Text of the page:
Representing yourself in the Court of Appeal

Like any court, the Court of Appeal is formal and you should dress, act and speak accordingly. Your role is to try to persuade the judges that your arguments are right.

There are several things you can do that will help your case:

  • Study the appeal record book—it contains the evidence that the Court of Appeal will consider before making its decision.
  • Dress neatly and cleanly for your court appearance.
  • Be courteous and cooperative.
  • Be respectful to everyone in the court, including court staff.
  • Be on time for the appeal hearing.
  • Be prepared and ready to make your oral arguments.
  • Structure your arguments logically.
  • Speak slowly and clearly.
  • Listen carefully to the questions you are asked.
  • If you don’t understand something or don’t hear a question, politely ask the judge to repeat or rephrase what was said.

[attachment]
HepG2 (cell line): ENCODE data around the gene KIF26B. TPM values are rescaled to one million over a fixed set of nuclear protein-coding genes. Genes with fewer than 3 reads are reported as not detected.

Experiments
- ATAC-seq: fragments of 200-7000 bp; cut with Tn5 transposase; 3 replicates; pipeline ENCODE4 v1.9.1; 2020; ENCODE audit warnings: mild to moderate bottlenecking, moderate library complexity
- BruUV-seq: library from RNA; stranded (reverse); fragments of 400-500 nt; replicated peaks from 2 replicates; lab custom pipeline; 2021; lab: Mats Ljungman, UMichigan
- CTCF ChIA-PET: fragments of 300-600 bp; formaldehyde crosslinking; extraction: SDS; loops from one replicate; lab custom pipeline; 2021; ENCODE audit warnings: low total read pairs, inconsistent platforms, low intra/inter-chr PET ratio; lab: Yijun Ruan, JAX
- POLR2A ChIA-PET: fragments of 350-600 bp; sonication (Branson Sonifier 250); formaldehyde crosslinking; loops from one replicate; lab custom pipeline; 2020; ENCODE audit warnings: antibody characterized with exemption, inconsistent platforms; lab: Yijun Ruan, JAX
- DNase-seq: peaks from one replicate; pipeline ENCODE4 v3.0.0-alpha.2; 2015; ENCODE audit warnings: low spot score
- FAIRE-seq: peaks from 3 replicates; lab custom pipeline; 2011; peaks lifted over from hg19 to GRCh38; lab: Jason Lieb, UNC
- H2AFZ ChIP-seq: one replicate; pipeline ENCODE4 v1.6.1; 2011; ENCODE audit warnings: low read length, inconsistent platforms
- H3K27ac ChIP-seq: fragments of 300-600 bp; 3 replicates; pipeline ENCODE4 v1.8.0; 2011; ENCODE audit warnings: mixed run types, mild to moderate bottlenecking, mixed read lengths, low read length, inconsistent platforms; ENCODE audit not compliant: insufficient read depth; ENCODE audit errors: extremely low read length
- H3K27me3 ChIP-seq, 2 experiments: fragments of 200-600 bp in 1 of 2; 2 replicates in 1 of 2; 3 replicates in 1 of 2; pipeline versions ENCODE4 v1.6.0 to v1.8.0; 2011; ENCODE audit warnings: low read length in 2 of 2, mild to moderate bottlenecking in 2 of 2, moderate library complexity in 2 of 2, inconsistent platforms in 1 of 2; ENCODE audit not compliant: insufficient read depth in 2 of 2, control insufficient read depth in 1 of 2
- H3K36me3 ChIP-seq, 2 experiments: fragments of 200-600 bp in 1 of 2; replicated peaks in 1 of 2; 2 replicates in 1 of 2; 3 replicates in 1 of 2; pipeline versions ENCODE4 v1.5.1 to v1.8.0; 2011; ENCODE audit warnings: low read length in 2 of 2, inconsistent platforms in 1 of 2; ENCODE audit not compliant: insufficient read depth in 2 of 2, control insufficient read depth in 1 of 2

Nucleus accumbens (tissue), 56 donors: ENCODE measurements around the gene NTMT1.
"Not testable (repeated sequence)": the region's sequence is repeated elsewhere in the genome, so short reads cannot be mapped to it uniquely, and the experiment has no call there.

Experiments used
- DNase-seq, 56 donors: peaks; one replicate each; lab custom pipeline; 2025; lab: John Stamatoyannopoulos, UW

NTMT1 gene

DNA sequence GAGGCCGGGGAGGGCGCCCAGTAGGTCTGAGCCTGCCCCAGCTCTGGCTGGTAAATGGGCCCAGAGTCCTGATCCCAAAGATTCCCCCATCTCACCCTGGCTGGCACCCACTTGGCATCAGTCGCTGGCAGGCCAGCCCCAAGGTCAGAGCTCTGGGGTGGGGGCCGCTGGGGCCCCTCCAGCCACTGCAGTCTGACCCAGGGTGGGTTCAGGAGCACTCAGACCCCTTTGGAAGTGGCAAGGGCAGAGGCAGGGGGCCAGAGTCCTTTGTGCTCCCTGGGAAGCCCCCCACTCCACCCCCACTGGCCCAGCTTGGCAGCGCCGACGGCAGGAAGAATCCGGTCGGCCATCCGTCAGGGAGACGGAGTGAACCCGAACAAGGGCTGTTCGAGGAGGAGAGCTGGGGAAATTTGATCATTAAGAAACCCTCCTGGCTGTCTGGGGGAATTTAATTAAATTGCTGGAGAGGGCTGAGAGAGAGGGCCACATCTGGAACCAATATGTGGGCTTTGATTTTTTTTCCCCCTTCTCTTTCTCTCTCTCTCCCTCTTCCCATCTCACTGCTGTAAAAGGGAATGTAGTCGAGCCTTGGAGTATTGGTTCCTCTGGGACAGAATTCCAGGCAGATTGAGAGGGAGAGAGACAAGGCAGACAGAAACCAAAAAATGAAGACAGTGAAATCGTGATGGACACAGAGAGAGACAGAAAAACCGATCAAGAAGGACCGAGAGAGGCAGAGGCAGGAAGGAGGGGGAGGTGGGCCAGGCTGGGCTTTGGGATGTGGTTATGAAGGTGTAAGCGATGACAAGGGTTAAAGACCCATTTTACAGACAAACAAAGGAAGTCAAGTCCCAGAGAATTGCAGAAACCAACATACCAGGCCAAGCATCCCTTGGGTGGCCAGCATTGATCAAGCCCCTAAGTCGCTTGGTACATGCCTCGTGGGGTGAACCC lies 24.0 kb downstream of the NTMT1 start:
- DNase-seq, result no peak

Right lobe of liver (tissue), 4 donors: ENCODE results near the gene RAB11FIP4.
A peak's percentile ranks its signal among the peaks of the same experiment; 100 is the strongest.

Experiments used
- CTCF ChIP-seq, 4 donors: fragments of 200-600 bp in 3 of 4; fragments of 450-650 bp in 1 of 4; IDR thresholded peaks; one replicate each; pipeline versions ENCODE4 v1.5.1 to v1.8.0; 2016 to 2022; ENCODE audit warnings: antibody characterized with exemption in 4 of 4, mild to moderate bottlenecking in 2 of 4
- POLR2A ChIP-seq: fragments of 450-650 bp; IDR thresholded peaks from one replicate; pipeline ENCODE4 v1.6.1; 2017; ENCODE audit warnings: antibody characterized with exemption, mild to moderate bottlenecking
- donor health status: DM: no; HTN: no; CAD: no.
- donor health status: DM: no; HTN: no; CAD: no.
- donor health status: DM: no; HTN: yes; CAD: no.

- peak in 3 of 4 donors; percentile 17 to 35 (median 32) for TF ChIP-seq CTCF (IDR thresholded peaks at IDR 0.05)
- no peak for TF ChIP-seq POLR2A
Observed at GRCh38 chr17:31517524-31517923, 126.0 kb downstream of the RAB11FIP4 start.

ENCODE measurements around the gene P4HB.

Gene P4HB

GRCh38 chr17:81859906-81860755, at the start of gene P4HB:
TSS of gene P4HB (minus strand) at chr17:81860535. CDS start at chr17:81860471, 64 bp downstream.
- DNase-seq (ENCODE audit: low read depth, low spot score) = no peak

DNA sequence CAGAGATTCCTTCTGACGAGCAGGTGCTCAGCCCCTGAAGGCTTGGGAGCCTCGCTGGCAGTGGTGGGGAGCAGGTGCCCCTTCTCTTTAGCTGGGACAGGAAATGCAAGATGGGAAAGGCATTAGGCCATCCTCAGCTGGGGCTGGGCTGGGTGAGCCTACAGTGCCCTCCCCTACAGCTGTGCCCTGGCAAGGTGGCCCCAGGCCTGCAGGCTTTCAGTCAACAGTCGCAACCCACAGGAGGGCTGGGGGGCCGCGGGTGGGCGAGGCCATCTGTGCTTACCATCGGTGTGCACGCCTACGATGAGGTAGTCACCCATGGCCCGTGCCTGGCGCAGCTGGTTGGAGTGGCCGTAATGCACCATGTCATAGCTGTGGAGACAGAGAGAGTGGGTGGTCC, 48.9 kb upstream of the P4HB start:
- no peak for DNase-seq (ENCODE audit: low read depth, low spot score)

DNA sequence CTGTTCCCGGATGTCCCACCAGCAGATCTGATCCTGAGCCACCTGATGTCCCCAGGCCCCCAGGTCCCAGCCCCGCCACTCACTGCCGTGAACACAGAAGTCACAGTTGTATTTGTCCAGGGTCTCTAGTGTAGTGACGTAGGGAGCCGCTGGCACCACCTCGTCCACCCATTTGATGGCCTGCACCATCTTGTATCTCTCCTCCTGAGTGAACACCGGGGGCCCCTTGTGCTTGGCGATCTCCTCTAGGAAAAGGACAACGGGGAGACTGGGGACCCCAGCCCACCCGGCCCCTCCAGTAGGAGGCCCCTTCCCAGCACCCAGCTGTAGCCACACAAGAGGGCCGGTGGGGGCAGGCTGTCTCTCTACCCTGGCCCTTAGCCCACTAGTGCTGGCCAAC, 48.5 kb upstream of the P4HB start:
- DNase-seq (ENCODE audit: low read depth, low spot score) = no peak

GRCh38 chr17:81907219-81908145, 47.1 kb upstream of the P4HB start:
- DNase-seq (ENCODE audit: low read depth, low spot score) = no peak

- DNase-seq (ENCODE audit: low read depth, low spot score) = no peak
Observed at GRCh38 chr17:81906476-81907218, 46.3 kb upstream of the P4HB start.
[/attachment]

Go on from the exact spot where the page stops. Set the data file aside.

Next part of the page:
• If you refer to a piece of evidence in the appeal record book, give the page number.
  • Stay calm.
  • Turn off any mobile phones/pagers etc. while in court. Don’t put them on silent.
  • Listen carefully to your opponent and don’t interrupt them. If you disagree with their statement of evidence or a matter of law, you will be able to reply briefly when they’re finished
  • You can provide, and the Supreme Court can seek, guidance and clarification of the correct pronunciation of your name and preferred form of address (PDF, 102.4 KB).